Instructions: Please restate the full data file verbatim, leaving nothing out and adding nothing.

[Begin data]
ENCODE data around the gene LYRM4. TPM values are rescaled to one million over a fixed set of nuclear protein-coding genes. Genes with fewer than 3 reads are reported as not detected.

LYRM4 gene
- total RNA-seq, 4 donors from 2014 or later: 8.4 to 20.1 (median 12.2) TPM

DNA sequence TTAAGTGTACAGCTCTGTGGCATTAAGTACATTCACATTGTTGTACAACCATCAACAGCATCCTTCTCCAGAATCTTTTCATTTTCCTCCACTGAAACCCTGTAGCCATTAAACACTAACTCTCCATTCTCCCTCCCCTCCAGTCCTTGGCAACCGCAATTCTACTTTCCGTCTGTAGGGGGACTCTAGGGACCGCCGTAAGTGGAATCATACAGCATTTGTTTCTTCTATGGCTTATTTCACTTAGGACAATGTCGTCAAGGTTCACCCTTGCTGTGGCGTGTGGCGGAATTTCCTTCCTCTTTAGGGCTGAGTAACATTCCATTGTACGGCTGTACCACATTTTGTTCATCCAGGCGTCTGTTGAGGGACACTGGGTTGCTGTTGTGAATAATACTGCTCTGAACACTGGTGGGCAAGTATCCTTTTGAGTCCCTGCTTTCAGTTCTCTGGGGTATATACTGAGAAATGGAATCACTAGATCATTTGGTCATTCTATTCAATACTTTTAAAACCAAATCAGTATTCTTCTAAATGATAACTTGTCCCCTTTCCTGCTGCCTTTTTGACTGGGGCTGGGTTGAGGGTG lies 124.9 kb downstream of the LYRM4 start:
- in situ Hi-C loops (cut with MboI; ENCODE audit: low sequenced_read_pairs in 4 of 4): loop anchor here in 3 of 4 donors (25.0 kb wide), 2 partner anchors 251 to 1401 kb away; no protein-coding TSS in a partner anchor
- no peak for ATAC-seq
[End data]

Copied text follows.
ENCODE data around the gene LYRM4. TPM values are rescaled to one million over a fixed set of nuclear protein-coding genes. Genes with fewer than 3 reads are reported as not detected.

LYRM4 gene
- total RNA-seq, 4 donors from 2014 or later: 8.4 to 20.1 (median 12.2) TPM

DNA sequence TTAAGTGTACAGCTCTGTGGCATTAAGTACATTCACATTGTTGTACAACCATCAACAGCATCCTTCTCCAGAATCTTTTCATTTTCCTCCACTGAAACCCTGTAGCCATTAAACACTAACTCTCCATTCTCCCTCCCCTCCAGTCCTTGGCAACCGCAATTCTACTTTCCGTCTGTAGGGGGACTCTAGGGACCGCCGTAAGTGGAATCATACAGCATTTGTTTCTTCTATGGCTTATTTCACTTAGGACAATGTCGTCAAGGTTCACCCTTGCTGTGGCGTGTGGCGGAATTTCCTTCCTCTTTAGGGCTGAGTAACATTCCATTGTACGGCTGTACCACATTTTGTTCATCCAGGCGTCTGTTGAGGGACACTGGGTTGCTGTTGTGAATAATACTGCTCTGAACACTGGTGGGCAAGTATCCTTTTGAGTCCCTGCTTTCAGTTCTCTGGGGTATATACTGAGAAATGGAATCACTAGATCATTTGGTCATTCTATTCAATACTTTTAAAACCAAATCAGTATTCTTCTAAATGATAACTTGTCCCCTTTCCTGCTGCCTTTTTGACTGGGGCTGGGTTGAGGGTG lies 124.9 kb downstream of the LYRM4 start:
- in situ Hi-C loops (cut with MboI; ENCODE audit: low sequenced_read_pairs in 4 of 4): loop anchor here in 3 of 4 donors (25.0 kb wide), 2 partner anchors 251 to 1401 kb away; no protein-coding TSS in a partner anchor
- no peak for ATAC-seq